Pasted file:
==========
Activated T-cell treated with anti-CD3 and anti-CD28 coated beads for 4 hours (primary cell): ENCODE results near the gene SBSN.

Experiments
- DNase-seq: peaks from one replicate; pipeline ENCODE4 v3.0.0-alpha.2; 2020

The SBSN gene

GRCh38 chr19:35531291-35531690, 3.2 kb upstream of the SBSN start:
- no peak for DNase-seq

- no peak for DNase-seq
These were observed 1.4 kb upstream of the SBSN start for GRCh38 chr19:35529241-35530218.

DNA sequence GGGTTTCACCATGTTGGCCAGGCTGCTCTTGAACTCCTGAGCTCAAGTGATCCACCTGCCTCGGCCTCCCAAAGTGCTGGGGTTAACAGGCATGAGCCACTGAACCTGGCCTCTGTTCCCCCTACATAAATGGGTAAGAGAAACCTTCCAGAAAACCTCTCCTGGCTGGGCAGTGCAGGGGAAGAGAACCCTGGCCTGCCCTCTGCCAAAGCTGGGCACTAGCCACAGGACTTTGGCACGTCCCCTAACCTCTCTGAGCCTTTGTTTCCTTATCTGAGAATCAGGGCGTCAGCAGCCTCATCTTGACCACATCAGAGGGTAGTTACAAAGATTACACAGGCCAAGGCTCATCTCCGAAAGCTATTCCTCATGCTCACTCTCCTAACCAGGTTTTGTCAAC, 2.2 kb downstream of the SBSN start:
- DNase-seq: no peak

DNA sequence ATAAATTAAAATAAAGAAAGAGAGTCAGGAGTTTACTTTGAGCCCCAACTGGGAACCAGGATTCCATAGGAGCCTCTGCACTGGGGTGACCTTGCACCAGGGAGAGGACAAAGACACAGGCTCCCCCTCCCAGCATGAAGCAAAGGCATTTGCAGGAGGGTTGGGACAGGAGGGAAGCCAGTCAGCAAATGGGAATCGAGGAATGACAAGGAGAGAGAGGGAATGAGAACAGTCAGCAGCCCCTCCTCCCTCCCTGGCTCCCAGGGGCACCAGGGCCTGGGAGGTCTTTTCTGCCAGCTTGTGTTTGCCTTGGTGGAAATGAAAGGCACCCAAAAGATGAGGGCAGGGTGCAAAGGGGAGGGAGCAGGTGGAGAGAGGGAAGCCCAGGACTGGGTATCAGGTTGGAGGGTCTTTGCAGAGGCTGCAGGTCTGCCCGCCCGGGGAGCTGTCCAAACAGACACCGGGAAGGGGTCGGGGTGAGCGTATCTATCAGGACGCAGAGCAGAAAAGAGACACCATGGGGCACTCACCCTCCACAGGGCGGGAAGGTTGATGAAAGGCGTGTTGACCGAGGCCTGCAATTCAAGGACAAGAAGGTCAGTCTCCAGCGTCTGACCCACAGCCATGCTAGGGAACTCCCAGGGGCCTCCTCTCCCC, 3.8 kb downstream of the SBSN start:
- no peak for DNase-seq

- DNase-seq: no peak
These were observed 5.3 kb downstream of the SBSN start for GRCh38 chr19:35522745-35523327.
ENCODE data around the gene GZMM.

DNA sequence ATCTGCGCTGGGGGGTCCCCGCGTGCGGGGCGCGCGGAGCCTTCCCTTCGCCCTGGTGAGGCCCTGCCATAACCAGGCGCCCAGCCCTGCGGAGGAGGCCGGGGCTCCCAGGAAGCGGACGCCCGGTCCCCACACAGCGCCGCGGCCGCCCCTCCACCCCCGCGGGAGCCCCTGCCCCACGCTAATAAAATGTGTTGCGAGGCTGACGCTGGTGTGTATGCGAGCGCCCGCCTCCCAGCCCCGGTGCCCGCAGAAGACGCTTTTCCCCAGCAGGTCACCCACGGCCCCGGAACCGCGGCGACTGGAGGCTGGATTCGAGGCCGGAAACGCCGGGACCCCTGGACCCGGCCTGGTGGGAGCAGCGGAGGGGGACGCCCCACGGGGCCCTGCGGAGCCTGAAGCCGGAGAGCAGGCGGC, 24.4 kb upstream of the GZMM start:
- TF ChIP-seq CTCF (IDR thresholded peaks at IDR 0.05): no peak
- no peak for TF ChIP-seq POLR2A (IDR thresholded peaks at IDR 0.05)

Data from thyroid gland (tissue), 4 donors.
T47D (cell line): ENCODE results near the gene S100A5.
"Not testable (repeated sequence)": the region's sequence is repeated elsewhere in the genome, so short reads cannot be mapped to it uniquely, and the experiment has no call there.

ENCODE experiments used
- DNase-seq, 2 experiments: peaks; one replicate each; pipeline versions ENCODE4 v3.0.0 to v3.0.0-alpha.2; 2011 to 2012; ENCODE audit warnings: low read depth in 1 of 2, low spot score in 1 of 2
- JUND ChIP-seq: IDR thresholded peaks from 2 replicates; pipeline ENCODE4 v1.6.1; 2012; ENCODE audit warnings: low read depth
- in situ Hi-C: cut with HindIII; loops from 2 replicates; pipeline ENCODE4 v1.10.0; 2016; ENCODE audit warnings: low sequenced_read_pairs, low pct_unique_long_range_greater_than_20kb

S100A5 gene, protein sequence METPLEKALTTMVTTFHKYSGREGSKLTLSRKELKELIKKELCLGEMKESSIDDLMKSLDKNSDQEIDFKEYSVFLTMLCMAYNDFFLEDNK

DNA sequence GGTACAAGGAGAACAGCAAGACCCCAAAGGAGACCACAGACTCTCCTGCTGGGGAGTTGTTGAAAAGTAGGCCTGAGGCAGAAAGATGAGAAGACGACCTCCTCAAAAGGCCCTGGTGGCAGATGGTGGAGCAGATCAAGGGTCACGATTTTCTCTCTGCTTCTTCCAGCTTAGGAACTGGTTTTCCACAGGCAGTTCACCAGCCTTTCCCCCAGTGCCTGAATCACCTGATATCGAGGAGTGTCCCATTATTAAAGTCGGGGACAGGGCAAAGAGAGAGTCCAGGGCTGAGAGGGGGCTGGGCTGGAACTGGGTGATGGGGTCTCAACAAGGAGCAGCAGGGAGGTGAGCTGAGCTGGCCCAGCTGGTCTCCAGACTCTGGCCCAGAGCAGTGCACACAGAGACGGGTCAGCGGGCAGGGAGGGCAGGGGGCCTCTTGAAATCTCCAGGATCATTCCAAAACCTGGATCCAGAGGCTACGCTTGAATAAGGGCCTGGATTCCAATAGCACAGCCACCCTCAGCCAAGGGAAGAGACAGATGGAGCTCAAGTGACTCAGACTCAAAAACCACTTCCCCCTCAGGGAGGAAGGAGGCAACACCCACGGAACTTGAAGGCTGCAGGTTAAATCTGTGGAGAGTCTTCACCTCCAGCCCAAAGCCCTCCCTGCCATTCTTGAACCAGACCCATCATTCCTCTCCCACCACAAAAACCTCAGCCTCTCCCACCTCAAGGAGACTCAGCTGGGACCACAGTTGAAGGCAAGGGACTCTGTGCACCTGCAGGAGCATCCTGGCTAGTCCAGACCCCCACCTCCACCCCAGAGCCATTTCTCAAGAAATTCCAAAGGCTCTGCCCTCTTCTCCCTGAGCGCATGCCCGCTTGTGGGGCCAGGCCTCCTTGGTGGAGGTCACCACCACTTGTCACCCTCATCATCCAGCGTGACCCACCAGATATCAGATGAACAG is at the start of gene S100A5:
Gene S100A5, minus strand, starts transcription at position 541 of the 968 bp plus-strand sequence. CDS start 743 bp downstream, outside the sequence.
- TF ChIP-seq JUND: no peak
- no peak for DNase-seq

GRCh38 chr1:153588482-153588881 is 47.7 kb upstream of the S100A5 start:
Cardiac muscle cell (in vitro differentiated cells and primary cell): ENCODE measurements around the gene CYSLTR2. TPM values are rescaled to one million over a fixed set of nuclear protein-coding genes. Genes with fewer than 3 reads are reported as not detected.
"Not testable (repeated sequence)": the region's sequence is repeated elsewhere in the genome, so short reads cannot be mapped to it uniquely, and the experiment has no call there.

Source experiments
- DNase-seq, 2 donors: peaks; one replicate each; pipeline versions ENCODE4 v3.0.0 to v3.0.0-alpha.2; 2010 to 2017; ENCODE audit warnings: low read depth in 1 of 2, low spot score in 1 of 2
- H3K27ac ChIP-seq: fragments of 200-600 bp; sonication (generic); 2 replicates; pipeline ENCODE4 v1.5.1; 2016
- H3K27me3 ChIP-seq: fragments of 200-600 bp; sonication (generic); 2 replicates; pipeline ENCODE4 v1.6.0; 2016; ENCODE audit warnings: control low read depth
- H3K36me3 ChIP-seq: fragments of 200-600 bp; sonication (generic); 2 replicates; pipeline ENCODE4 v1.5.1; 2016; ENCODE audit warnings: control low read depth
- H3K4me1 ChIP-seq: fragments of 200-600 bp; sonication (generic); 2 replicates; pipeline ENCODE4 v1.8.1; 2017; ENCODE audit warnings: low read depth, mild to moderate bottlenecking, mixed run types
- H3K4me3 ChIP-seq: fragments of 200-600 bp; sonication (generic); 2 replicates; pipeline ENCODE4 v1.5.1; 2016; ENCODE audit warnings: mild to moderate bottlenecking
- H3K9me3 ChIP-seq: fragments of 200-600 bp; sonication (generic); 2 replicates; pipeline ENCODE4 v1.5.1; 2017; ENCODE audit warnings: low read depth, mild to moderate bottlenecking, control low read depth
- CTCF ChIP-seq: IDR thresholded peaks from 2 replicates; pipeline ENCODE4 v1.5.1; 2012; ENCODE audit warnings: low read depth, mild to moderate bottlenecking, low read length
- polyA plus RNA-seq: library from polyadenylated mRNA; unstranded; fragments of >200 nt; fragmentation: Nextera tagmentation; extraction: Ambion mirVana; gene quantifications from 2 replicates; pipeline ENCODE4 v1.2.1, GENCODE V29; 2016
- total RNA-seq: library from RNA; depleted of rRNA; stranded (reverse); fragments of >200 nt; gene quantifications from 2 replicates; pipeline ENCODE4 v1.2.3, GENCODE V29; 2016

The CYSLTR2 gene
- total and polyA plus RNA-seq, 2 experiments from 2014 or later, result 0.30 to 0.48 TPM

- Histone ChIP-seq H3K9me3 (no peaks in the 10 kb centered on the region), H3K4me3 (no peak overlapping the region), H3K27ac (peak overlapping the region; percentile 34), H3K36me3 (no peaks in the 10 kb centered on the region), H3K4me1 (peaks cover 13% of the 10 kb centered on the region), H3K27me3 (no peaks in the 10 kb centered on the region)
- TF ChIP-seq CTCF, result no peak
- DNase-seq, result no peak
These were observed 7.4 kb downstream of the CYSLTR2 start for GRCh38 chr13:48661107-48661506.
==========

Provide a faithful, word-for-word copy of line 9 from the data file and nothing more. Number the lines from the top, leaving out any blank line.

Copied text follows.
DNA sequence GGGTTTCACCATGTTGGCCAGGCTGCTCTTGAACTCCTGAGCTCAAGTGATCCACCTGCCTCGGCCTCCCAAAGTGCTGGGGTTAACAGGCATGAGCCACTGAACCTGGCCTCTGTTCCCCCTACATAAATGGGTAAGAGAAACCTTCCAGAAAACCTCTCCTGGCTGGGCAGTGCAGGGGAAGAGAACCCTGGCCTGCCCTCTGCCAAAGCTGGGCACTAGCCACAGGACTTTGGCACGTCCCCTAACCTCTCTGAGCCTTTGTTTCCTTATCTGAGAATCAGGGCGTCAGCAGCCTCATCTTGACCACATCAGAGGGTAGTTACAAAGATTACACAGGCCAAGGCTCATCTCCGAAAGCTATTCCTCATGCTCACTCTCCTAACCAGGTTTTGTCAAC, 2.2 kb downstream of the SBSN start: